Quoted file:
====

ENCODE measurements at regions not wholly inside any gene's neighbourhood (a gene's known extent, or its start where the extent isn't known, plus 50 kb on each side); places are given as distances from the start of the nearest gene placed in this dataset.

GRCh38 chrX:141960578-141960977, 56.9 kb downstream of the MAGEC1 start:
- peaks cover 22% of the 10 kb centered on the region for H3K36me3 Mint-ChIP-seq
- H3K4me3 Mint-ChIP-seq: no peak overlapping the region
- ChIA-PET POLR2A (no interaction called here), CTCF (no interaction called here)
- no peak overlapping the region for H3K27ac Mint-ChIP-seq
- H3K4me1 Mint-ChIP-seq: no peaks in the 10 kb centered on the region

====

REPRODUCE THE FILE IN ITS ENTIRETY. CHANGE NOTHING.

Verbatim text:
ENCODE measurements at regions not wholly inside any gene's neighbourhood (a gene's known extent, or its start where the extent isn't known, plus 50 kb on each side); places are given as distances from the start of the nearest gene placed in this dataset.

GRCh38 chrX:141960578-141960977, 56.9 kb downstream of the MAGEC1 start:
- peaks cover 22% of the 10 kb centered on the region for H3K36me3 Mint-ChIP-seq
- H3K4me3 Mint-ChIP-seq: no peak overlapping the region
- ChIA-PET POLR2A (no interaction called here), CTCF (no interaction called here)
- no peak overlapping the region for H3K27ac Mint-ChIP-seq
- H3K4me1 Mint-ChIP-seq: no peaks in the 10 kb centered on the region